In August 1967, The Doors opened, but started late due to their loss of instruments on their flight. They borrowed instruments and made an impact upon many concertgoers with wildly excited solos with an intense sound as a group. However, after some booing, a main attraction was Simon & Garfunkel who promised “to do them all” as they made an entrance. Nevertheless, as the concert was underway, fans belted out song titles in need of reassurance. A review read, “Introduced as ‘the most literate, articulate’ act in the world, theirs is certainly an unusual style in a time of garbled lyrics and slurred speech. From the Paul Simon songbook, each of the tunes features a phrasing, imagery and statement that could be shelved with poetic classics of literature – and the twosome’s clear and almost too pure pronunciation is unique among present trends.” Their over an hour act featured two encores. Program numbers from their best-seller “Sounds of Silence” included “Fakin’ It” and “Dangling Conversation.”Other titles were “Blessed” and “Poem On The Underground Wall.” Although dominated by the theme of loneliness, the program featured a satirical “At The Zoo” and comic relief in “Punky’s Dilemma.”
South Florida resident Elliot Pollack was raised in the Rego Park Crescents and was a 1967 Forest Hills High School graduate, who attended the 1967 concert with fellow graduate and girlfriend at the time, Marilyn Leider. He reminisced, “The Doors opened the concert by playing the long version with instrumentals of ‘Light My Fire,’ which we would hear over and over on WABC and WMCA. They were booed by the crowd because those there were mostly folk music fans. Simon and Garfunkel were local heroes, and the conservative attitude of Forest Hills definitely did shine through. People wanted to mellow out and not listen to hard rock head music. They were delighted when Simon and Garfunkel finally came on.”
Wayne Brown, who once resided locally in the Anita Apartments and Saxon Hall and later in Las Vegas, has been musically inclined from early on. He was in a band with John Cummings, later of the Ramones, and won “The Battle of The Bands” at Forest Hills High School. He reminisced, “I attended the 1967 concert at 16. I was a Forest Hills type of hippie at the time, possibly wearing bell bottoms and Beatle boots. The Doors had a song called ‘The End,’ and that was when everyone applauded, since they couldn’t wait to hear Simon & Garfunkel. Their music is original and they have beautiful harmonies. Their music speaks for itself. Today I own all their albums.”
Raised in Forest Hills and currently a resident of Hillcrest, concertgoer Judith Mermelstein attended the 1967 concert with her friends Jennifer, Joan, and Lyn. She recalled, “At one point, Simon broke a guitar string and had to tune his substitute guitar, causing the amazingly rude audience to get restless, so he said ‘We tune because we care!’ She especially remembers their music for the great harmonies. “Despite the audience, they played very well. Artie had the voice of an angel.” On another intriguing note, she said, “They managed to have a career using their real Jewish names.” Memories continued to surface. “I probably wore hip-huggers and a poor-boy sweater, and sneakers or moccasins without socks.”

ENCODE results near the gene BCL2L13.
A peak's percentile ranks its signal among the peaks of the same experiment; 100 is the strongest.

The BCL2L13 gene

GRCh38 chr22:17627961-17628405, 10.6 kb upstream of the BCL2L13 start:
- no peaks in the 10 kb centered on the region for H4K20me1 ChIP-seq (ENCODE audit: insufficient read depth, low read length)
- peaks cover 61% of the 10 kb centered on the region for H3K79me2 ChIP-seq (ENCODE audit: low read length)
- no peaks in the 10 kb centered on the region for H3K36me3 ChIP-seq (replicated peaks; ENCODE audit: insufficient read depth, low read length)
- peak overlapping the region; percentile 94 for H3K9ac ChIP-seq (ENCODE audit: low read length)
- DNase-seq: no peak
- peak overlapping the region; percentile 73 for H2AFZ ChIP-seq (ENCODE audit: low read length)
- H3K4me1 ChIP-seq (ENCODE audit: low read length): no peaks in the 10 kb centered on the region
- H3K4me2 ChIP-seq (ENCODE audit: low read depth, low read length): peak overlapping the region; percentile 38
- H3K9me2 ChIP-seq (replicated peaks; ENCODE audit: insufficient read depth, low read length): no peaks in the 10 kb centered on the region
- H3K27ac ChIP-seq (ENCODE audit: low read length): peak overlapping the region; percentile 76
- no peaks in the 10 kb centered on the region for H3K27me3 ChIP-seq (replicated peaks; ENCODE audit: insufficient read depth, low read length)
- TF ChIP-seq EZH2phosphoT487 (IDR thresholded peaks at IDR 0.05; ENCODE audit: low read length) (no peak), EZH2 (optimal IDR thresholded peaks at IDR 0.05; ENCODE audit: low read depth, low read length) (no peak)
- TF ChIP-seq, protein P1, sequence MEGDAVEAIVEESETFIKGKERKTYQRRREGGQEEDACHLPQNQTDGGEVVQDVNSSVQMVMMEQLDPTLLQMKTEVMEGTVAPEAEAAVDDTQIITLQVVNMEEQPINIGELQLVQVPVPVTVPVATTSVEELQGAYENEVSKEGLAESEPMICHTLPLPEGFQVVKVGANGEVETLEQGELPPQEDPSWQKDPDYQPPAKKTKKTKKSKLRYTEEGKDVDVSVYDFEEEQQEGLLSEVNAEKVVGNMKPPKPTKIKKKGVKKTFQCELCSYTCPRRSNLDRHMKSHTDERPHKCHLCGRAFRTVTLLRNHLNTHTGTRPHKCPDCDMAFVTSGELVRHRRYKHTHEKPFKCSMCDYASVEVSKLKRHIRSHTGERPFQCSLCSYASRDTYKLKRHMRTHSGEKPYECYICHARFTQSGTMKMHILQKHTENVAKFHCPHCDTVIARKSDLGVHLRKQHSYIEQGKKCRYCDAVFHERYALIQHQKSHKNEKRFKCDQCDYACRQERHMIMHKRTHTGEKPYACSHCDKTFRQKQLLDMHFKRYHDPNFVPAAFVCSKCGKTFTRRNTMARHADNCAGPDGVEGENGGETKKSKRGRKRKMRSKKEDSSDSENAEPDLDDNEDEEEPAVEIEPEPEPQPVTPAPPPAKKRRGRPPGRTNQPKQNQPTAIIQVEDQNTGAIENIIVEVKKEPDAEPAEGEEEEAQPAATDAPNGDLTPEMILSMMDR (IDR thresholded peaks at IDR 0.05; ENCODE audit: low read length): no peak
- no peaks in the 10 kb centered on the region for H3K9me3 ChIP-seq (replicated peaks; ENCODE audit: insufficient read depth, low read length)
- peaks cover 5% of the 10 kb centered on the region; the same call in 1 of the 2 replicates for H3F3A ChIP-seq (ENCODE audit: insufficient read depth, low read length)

Class of 1967 Forest Hills High School graduate Liz Lacob lived around the corner at 68-43 Clyde Street, and currently resides on the Upper East Side. In 1967, her boyfriend treated her to tickets, but did not consider it to be a “big show” while thinking of further established artists such as The Beatles and The Rolling Stones, who appeared on the same stage. She said, “My feelings changed during that show, and it was one of the first times that I was ever being moved by the words they were singing. Of course ‘The Sound of Silence’ was their big radio hit, but when they sang ‘April Come She Will,’ you could have heard a pin drop, and perhaps right there a different kind of folk-rock was born.”
Until that point, Lacob’s experience with folk-rock in Forest Hills encompassed Peter, Paul & Mary and Trini Lopez. She explained, “When they talk about Bob Dylan with his electric guitar and backed by The Band, they often don’t realize that the sound was very rough and not at all what we think of as folk-rock today. The idea that words could be more important than the beat became really clear that night, as we sat transfixed listening to them. We were used to bands with loud electric sounds and drums, and not to two guys with a guitar. Their sound was pure, the guitar soft, their voices harmonized, and there was no need to clap along and no audience members were singing. Everyone was quiet and listening to the words; so different from what anyone else was doing at the time. They were incredible!”
After the concert, her boyfriend and a neighborhood friend George Pressman returned to her home to reflect upon their experience. She recalled, “George said ‘Let’s go back and meet them, and I replied ‘George, don’t be ridiculous! We walked back to the main entrance which by now was quiet and empty, and sure enough, Simon & Garfunkel were standing right there like two guys from the neighborhood! No crowds, no agents, no security, so we walked up, and started talking about how wonderful the show was and shaking hand. Paul Simon was sort of aloof and looking away, while Art Garfunkel was just as enthusiastic as we were.”
One attendee of the 1968 concert was Jay B. Silverstein who attended with his Karen C. Silverstein, his wife. “It was the second time we had seen them and enjoyed both concerts. A real standout was when Garfunkel said, ‘When I heard we were playing Forest Hills, my first thought was, who can I ask for a date?’ It went over big!”